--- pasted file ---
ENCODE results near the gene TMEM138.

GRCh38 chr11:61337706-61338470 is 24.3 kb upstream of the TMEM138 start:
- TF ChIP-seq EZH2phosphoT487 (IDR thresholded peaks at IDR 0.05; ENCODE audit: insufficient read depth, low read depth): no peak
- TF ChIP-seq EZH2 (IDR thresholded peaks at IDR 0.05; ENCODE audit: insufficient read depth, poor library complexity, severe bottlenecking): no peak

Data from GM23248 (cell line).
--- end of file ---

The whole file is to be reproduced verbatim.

ENCODE results near the gene TMEM138.

GRCh38 chr11:61337706-61338470 is 24.3 kb upstream of the TMEM138 start:
- TF ChIP-seq EZH2phosphoT487 (IDR thresholded peaks at IDR 0.05; ENCODE audit: insufficient read depth, low read depth): no peak
- TF ChIP-seq EZH2 (IDR thresholded peaks at IDR 0.05; ENCODE audit: insufficient read depth, poor library complexity, severe bottlenecking): no peak

Data from GM23248 (cell line).